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Menstrual glitches may spur bone loss.

Menstrual glitches mayspur bone loss

For the first time, research findings hint that "silent" abnormalities affecting the sex hormone progesterone can cause bone loss in young, healthy women. The new results suggest that subtle problems with the menstrual cycle can cause ongoing bone loss, a process that can lead to osteoporosis later in life.

The study's implications run counter to conventional thinking about osteoporosis. Scientists have blamed this crippling bone disorder primarily on a deficiency of the hormone estrogen, which slows the ongoing destruction of adult bone. The estrogen theory fits with the observation that many older women, who lose this hormone during menopause, experience rapid bone loss. In addition, scientists have held estrogen deficiency accountable for the bone loss plaguing some young female athletes who fail to menstruate.

Endocrinologist Jerilynn C. Prior started with a hunch that estrogen was only part of the osteoporosis story. She and her colleagues at the University of British Columbia in Vancouver set out to determine whether progesterone and/or exercise played any role in bone loss among a group of young women with no obvious mentstrual difficulties.

The team focused on 66 women aged 21 to 42 who had normal menstrual cycles in the first two months of the study. The group consisted of 21 marathon runners, 22 recreational joggers and 23 women with normal activity levels. The researchers charted each volunteer's menstrual cycle, used an X-ray technique to estimate changes in spinal bone mass and developed a statistical method to reveal any correlations between bone density, exercise and menstrual cycle.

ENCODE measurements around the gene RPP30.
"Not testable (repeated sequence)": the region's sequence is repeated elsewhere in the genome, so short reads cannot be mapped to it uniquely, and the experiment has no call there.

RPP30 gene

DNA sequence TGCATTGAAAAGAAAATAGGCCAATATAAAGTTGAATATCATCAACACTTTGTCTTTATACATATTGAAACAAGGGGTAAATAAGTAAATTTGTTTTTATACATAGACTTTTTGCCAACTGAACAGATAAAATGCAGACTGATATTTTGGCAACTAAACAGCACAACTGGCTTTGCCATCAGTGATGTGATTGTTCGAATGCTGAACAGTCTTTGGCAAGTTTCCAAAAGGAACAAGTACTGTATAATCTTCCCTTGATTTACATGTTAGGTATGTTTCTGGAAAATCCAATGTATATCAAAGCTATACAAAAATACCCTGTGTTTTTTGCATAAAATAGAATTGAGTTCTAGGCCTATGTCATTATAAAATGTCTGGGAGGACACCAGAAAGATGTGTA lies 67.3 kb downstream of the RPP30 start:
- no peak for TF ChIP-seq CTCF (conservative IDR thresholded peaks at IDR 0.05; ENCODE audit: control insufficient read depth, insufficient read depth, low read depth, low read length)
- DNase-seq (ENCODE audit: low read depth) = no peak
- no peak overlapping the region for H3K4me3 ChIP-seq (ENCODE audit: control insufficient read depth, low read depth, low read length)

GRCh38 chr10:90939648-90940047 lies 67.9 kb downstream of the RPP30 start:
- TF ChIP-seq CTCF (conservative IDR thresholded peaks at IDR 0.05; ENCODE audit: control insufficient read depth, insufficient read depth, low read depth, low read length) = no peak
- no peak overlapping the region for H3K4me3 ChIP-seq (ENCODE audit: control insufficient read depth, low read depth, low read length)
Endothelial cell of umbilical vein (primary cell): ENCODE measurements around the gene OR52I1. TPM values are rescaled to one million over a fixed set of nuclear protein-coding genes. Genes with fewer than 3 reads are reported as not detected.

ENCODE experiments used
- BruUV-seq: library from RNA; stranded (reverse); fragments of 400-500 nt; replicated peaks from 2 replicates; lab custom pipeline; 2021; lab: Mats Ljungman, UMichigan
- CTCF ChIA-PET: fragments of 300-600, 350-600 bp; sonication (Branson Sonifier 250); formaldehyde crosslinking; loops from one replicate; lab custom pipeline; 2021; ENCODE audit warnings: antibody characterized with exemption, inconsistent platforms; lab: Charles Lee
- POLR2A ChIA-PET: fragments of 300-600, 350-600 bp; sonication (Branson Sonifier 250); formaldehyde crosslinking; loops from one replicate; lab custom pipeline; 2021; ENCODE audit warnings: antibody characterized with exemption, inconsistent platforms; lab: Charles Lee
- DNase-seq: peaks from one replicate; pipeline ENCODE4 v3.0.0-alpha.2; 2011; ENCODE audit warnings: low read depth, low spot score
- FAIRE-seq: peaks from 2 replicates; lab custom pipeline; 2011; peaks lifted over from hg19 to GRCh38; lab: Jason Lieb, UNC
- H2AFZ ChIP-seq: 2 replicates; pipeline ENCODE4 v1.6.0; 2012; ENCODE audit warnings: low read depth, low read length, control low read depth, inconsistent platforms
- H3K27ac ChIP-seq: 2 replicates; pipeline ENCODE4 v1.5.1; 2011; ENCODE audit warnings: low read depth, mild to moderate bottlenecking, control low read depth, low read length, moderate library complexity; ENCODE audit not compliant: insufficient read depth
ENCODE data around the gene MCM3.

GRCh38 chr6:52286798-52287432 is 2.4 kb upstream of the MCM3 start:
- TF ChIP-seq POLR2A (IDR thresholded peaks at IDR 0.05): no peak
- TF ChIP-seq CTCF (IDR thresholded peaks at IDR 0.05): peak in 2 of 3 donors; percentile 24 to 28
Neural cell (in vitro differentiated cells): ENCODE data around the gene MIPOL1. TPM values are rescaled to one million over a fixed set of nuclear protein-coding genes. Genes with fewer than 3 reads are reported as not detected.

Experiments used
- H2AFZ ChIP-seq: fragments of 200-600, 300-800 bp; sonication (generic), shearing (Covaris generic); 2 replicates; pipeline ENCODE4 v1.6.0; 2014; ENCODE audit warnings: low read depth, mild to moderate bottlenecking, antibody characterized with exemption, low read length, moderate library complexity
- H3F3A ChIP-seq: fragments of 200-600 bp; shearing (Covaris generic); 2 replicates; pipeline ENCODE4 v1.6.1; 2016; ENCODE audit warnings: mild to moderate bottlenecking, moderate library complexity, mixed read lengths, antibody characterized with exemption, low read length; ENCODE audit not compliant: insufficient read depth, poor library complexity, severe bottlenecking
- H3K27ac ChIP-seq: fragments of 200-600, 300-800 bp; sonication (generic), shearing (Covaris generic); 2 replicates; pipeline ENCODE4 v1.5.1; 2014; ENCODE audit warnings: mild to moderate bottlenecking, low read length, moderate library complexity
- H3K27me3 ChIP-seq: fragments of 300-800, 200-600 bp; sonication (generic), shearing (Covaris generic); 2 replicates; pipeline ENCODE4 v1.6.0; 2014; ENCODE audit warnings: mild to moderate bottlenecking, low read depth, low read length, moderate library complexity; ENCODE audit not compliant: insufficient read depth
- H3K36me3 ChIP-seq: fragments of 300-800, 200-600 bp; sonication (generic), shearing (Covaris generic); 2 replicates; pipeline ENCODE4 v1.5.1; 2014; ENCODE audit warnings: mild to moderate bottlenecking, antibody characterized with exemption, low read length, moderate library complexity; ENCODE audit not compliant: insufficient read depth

During the year-long study, they identified 28 women who had more than one menstrual cycle with a short luteal phase -- the interval between ovulation and the beginning of menstruation -- and andther 13 women who failed to ovulate during at least one cycle. These 41 women (62 percent of the total) lost an average of 4.3 milligrams of spinal bone per cubic centimeter annually. In contrast, the 25 women who cycled normally showed no bone loss or gained a small amount of spinal bone during the year.

Prior notes that short luteal phases or anovulatory cycles frequently go undetected because they do not change the amount of blood flow or the total length of a woman's cycle.

When the researchers completed their statistical analyses, they saw no correlation between exercise and bone loss. Instead, they found that a short luteal phase or a cycle without ovulation strongly predicted bone loss, both for runners and for their less athletic peers.

"It was one of those exciting moments in science," Prior says.

A short luteal phase or a cycle without ovulation results in decreased blood levels of progesterone, she told SCIENCE NEWS. Evidence from many sources suggests that progesterone spurs the growth of new bone, she says. Prior's team observed that the women with the lowest blood levels of progesterone showed the greatest degree of bone destruction. Such findings suggest that bones need the proper balance between estrogen and progesterone to remain healthy, Prior asserts. She speculates that scientists might one day prevent bone loss in young women with luteal phase or ovulatory abnormalities by giving synthetic progesterone.

Prior has yet to prove the connection between bone loss and progestrone, cautions C. Conrad Johnston Jr. of the Indiana University School of Medicine in Indianapolis. Johnston, who coauthored an editorial accompanying the research report in the Nov. 1 NEW ENGLAND JOURNAL OF MEDICINE, says he "can't imagine" 60 percent of young women losing bone each year due to progesterone deficiency alone.
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Title Annotation:progesterone and osteoporosis
Author:Fackelmann, Kathy A.
Publication:Science News
Date:Nov 3, 1990
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